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Enjoying new Sherlock Holmes is elementary
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Enjoying new Sherlock Holmes is elementary

by Sara Michelle Fetters - SGN Contributing Writer

Sherlock Holmes Opening December 25

I'll admit upfront I was highly worried about director Guy Ritchie's Sherlock Holmes. The trailers made it look like some sort of Victorian Pirates of the Caribbean knock-off, with Sir Arthur Conan Doyle's literary detective reduced to being just another comic book superhero quick-wittedly facing off against a banal series of supernatural bad guys.

Can I just say how delightful it is to having one's preconceptions proven deliciously wrong? Not only is this new take on the iconic character a rollicking good time, the screenplay by first-timer Michael Robert Johnson, Anthony Peckham (Invictus) and Simon Kinberg (Jumper) is surprisingly literate. In short, this movie somehow does Doyle proud, and unlike other revisionist takes on the detective gone horribly wrong (like 1985's Young Sherlock Holmes), this one gets so much right enjoying it is positively elementary.

It helps that someone, somewhere (and I'm guessing it was producer Joel Silver, of all people) managed to reign in Ritchie's hyperactive tendencies and force him to tell a cohesive tale from start to finish. Gone are the annoyingly flashy camera and editing tricks that marred recent efforts like Revolver and RocknRolla. In their place is a refined delicacy, allowing for the plot to flesh itself out organically and at its own measured pace. Even better, for the first time since Snatch, the director lets his actors act, giving them space to craft three-dimensional characters that are intriguing and engaging to the audience and not one-note figures wallowing in their own tiresome machismo.

The plot concerns 221B Baker Street detective Holmes (Robert Downey, Jr.) and his trusted aide Dr. Watson (Jude Law) as they investigate the mysterious resurrection of the villainous Lord Blackwood (Mark Strong), a Machiavellian killer they helped send to the gallows. Making things interesting is the arrival of American thief Irene Adler (Rachel McAdams), the only person to ever best the super sleuth at his own logical game as well as the only woman he's ever allowed himself to love. On top of that, Watson is on the verge of marriage, which puts the pair's working relationship in serious jeopardy.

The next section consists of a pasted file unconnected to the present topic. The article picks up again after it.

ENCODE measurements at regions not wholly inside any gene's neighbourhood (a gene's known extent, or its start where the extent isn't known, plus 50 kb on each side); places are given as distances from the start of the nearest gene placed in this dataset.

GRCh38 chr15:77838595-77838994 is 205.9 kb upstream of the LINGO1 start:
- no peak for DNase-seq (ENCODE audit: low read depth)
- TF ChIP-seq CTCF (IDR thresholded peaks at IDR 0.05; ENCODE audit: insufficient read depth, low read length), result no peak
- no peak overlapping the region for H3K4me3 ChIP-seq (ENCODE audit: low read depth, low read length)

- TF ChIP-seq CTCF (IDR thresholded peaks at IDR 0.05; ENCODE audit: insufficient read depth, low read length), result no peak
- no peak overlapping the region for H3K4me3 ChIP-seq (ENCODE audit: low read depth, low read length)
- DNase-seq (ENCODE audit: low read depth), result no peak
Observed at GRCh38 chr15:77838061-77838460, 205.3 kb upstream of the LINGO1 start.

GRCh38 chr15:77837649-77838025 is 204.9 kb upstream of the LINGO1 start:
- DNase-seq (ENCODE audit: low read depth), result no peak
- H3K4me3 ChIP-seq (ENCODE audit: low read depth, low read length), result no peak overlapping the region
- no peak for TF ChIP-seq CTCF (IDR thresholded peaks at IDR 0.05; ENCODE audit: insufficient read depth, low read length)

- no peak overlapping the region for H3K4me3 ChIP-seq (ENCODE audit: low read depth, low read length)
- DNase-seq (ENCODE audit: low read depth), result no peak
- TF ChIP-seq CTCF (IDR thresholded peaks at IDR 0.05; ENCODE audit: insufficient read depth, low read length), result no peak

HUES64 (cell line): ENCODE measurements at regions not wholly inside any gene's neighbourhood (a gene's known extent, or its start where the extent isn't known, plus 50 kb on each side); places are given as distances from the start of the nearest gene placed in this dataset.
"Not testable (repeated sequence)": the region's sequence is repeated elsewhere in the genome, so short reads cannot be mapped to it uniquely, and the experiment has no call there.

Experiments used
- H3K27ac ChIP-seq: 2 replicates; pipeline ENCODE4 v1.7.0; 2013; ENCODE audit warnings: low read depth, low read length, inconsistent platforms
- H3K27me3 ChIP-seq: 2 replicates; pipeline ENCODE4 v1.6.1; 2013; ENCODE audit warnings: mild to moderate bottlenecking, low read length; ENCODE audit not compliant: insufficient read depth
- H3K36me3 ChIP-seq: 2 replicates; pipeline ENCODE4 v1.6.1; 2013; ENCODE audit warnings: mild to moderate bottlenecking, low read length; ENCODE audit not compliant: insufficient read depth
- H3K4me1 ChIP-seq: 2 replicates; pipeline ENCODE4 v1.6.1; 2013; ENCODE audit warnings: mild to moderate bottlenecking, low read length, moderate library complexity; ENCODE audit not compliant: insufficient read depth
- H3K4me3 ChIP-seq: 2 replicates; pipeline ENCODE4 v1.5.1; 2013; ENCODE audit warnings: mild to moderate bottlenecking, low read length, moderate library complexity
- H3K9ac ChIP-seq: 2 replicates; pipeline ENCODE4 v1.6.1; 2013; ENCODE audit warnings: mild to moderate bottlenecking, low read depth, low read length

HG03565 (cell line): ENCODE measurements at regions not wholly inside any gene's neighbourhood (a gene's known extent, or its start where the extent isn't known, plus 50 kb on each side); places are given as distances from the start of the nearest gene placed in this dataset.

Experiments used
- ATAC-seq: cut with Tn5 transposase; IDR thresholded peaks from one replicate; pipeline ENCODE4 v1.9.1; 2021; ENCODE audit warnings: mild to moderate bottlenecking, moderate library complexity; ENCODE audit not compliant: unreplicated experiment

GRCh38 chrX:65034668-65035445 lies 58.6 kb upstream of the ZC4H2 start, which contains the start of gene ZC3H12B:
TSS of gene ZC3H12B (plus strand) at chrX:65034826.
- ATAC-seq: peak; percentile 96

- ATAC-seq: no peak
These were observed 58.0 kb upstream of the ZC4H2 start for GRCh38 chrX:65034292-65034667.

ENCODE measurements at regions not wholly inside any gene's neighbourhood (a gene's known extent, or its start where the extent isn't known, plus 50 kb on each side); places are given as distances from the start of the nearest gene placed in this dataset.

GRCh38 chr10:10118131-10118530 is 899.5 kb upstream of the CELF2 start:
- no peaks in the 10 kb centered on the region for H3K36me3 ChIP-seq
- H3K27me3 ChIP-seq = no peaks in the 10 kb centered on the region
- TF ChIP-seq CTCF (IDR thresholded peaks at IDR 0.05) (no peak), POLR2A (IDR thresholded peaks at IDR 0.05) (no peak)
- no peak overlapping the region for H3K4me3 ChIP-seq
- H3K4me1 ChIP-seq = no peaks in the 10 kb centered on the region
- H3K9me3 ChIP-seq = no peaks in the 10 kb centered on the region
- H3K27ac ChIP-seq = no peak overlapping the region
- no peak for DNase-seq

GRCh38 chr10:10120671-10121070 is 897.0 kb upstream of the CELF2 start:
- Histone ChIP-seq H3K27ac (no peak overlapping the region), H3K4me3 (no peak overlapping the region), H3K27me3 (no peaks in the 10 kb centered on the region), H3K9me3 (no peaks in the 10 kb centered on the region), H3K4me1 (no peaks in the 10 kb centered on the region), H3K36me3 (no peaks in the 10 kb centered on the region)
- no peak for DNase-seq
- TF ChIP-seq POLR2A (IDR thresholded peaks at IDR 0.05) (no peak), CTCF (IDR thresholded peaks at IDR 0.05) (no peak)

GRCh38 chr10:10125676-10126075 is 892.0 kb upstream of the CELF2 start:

Okay, I will admit seeing Sherlock Holmes as a man of action is a bit disconcerting, as his sudden skill with martial arts is something no other television or cinematic version has ever hinted at before. That said, Doyle's books do suggest his detective isn't incapable of standing up for himself physically, and his knowledge of ancient Asian arts are mentioned quite a few times. But those who think Basil Rathbone or Jeremy Brett are the actors who inhabited this character best will have trouble with the way Ritchie depicts him here - his efficiency with firearms and his fondness for fisticuffs are things old-school purists aren't going to appreciate.

For my part, had the script not been so intellectually centered, I probably would have been amongst those crying foul. Thankfully, Sherlock Holmes is very much a thinking person's action movie, and for all the explosions and gunshots (of which there are admittedly a few too many), the fact that the plot is so reliant on its heroes using their brains to solve the crime reduced my unease to virtually nil. Better, I love mysteries where the clues are all there for the audience to piece together themselves, and while answering the questions here aren't exactly difficult, doing so is still an immense amount of fun.

I will say that McAdams never registers as strongly as I would have liked her to, and the fact that Holmes' greatest adversary (next to Professor Moriarty, of course) is reduced in the end to a simplistic and cliché cowering female is more than a tiny bit annoying. I also think that there are moments of extraneous exposition not involving the detective that inadvertently slow things down a bit too much - the scenes of the conspirators hatching out their dastardly deeds are unnecessary.

But as problems go, these are relatively minor. Downey is just wonderful in the lead; he and Law have a playfully homoerotic chemistry that's positively marvelous. Strong makes for a good bad guy, never overplaying his hand and keeping Blackwood an intriguing enigma almost all the way to the end. As for the supporting players, both Eddie Marsan (as put-upon Scotland Yard Inspector Lestrade) and Kelly Reilly (as Watson's prim fiancée Mary) make the most of their limited screen time, each making a far greater impression than I'd imagine anyone would expect them to.

I found Ritchie's Sherlock Holmes to be pure bliss. From Hans Zimmer's (Frost/Nixon) superb score to Philippe Rousselot's (A River Runs Through It) smoothly enchanting cinematography to Sarah Greenwood's (The Soloist) eye-popping production design, everything about this film reeks of class. But it is the combination of the literately engaging script and the full immersion of the actors into their respective characters that makes this effort sing, and if this is what it is going to be like for a game to be afoot in the new millennia, here's my vote for Warner Bros. to keep this case open.

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